Sightsavers’ Aid Match appeal, which ran over Christmas 2019, raised £4,028,000, including £2 million of match funding from the UK government.
The appeal ran between October 2019 and January 2020 and raised money towards Sightsavers’ End is in Sight campaign. All donations from generous supporters were matched by the government’s UK Aid Match fund up to £2 million.
The End is in Sight campaign aims to consign trachoma, a potentially blinding disease, to the history books. Repeated infections of trachoma can cause the eyelashes to turn inwards and scrape painfully against the eyeball, eventually leading to irreversible blindness. More than 137 million people are at risk of trachoma worldwide. Yet it is treatable with an antibiotic at a cost of as little as 15p per treatment and is close to elimination in many countries.
Ella Pierce, Sightsavers’ director of fundraising and marketing, says: “Trachoma has already been eliminated as a public health problem in several countries and it’s possible to see it gone forever. Thanks to global collaboration and generous donors, millions of people no longer live with the pain, suffering and blindness it can cause. However, millions more are still at risk of trachoma, so there is still work to be done.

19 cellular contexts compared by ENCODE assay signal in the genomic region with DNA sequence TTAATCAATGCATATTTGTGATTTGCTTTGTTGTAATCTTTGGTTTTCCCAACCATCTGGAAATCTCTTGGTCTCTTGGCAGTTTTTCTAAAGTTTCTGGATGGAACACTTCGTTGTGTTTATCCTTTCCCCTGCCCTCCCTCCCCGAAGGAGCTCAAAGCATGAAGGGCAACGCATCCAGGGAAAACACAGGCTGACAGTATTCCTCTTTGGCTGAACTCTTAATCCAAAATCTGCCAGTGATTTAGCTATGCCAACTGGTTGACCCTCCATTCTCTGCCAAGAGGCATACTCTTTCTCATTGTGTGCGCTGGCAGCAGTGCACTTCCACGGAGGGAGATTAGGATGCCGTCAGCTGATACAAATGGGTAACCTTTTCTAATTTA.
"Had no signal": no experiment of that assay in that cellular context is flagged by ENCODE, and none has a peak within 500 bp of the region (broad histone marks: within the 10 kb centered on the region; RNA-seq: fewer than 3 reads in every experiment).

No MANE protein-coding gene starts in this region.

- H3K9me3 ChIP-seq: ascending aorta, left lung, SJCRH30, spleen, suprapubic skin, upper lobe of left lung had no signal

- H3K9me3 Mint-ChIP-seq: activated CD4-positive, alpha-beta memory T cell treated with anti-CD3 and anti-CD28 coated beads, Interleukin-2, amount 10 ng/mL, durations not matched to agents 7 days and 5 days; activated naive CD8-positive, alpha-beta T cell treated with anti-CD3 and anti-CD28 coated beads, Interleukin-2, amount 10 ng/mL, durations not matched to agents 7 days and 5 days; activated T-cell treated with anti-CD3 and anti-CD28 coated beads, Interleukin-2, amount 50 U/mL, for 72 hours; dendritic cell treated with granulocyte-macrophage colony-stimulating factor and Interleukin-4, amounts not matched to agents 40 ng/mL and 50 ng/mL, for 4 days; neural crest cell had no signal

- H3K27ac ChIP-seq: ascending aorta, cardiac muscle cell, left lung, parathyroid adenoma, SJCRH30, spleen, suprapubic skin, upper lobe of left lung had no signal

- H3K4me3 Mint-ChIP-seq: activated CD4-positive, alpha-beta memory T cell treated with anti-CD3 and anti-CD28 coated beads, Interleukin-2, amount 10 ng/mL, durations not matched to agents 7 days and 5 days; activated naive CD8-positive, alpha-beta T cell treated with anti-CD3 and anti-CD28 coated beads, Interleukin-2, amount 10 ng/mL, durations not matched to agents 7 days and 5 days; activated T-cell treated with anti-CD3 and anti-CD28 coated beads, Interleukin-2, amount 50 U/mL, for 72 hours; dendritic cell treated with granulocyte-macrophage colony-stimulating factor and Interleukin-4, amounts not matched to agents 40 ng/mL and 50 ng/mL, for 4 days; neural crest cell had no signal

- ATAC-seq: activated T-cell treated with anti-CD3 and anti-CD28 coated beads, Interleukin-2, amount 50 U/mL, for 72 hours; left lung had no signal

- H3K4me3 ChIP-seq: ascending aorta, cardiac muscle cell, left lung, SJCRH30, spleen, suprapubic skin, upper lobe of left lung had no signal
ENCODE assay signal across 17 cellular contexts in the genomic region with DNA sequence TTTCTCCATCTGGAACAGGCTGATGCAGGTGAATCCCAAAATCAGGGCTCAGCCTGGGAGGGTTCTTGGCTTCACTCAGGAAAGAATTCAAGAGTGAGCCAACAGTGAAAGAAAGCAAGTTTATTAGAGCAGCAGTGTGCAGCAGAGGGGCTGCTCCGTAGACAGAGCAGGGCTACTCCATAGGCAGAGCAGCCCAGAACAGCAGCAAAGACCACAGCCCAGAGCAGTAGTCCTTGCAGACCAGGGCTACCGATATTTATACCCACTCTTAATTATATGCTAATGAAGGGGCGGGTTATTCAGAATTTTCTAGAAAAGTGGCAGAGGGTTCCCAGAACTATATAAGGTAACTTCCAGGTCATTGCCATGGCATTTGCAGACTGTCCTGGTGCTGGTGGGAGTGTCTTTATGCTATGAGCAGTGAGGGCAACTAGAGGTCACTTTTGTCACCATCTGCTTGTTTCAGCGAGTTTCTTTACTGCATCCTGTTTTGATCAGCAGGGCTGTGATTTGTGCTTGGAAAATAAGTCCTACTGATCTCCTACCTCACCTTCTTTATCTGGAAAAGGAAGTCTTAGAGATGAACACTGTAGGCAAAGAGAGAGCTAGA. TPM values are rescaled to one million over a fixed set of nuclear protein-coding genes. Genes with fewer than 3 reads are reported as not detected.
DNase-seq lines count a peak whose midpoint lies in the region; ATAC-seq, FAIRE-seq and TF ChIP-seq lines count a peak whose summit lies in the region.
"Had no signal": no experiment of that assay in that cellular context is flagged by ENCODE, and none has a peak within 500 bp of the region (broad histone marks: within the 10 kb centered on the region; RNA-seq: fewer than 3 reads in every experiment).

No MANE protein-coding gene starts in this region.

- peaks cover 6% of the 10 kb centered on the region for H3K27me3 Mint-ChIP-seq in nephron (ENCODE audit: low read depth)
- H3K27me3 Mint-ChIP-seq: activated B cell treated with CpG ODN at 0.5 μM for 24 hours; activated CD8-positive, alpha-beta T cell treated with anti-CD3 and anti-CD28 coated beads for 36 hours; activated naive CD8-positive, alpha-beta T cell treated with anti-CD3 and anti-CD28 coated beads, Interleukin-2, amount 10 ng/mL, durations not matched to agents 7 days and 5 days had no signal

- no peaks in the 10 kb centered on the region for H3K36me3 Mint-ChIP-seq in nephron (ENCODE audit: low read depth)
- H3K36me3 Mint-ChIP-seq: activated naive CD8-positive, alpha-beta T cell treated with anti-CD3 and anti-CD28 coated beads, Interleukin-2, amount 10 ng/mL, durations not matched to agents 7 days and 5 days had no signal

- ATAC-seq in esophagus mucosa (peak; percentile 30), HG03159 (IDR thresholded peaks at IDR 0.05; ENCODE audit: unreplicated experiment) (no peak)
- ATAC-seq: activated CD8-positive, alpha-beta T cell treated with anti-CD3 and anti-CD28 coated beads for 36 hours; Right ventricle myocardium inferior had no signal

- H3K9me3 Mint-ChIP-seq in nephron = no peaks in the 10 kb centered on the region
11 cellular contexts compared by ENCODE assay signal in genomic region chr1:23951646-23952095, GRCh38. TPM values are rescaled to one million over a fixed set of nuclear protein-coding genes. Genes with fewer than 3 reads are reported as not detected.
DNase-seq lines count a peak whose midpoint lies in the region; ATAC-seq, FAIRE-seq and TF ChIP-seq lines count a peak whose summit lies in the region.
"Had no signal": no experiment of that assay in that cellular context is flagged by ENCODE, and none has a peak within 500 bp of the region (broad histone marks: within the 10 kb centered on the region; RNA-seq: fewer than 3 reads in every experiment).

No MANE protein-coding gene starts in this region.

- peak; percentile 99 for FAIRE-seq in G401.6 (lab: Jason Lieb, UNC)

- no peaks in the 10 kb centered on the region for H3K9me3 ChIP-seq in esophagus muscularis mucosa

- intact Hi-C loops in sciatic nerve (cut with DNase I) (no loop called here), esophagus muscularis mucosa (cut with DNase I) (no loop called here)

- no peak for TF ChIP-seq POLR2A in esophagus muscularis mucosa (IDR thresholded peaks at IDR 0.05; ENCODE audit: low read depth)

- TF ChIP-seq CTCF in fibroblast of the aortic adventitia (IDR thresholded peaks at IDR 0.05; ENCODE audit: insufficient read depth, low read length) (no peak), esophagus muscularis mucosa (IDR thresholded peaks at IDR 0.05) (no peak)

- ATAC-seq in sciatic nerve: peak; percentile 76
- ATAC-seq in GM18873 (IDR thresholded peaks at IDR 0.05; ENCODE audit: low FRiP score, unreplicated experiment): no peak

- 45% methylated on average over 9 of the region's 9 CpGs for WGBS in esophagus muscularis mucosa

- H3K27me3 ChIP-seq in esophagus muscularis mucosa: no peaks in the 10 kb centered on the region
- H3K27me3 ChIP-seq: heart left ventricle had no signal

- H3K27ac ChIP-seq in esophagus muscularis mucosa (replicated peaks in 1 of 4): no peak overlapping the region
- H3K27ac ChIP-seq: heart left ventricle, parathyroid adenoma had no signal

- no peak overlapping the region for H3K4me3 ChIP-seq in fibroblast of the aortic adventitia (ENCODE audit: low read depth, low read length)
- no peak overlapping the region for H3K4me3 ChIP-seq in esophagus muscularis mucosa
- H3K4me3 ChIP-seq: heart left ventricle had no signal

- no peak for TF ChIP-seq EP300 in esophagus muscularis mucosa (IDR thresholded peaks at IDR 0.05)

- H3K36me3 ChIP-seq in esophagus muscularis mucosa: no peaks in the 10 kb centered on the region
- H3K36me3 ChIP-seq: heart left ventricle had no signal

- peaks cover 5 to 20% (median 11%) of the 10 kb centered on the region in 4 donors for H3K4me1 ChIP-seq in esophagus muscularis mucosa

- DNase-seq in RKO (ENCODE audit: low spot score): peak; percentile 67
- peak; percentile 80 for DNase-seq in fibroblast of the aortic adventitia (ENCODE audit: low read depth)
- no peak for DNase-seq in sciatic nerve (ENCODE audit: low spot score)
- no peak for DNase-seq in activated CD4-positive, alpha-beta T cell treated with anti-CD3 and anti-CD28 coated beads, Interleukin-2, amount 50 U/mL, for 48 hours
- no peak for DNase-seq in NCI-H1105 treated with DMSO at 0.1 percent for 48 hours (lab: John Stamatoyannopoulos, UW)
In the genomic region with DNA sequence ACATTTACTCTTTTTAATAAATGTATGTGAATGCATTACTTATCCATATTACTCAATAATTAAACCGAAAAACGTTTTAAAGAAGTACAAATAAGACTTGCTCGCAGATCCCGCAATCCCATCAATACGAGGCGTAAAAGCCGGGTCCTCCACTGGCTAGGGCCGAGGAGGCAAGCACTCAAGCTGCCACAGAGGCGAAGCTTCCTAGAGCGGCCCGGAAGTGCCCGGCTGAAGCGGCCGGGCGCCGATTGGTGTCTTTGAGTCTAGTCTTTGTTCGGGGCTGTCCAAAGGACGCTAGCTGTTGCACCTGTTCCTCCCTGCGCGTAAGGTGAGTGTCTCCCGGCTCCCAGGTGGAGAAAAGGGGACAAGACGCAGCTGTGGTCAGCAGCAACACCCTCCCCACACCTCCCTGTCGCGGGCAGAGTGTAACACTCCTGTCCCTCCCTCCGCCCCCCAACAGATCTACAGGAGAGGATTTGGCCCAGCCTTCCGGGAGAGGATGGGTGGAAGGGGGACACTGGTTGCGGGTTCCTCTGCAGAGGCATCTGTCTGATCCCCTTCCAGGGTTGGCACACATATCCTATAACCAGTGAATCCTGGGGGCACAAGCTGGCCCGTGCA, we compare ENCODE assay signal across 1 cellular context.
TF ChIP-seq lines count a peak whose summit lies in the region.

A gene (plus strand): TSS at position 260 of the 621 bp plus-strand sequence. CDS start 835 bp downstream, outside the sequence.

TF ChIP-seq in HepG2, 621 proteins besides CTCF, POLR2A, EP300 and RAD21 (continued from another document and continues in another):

“We want to raise awareness of this horrific disease and encourage global communities to come together and end it. We’re incredibly grateful to the public for their support of this appeal, and of course to the UK government for doubling those donations.”
The appeal was launched on World Sight Day with an interactive photography exhibition, BLINK, which took place in London in October 2019. As visitors viewed the digital photos in the exhibition, every blink they made caused the images to change, leaving the photos permanently altered. The results were unpredictable and unknown: an artistic interpretation of the vision loss that trachoma can cause. BLINK has since acquired a clutch of awards, including winning the “Most innovative event” in the 2020 Charity Event Awards.
The appeal unlocked UK Aid Match funds to support eye health projects in Uganda and Malawi. Sightsavers has had to make some minor adaptations to its plans to work around limitations posed by COVID-19, but happily the work can go ahead to deliver eye care services, particularly for marginalised groups including women and people living with disabilities. Sightsavers will provide eye examinations, deliver treatments and perform operations in local communities, which will help to improve eye health in the long term.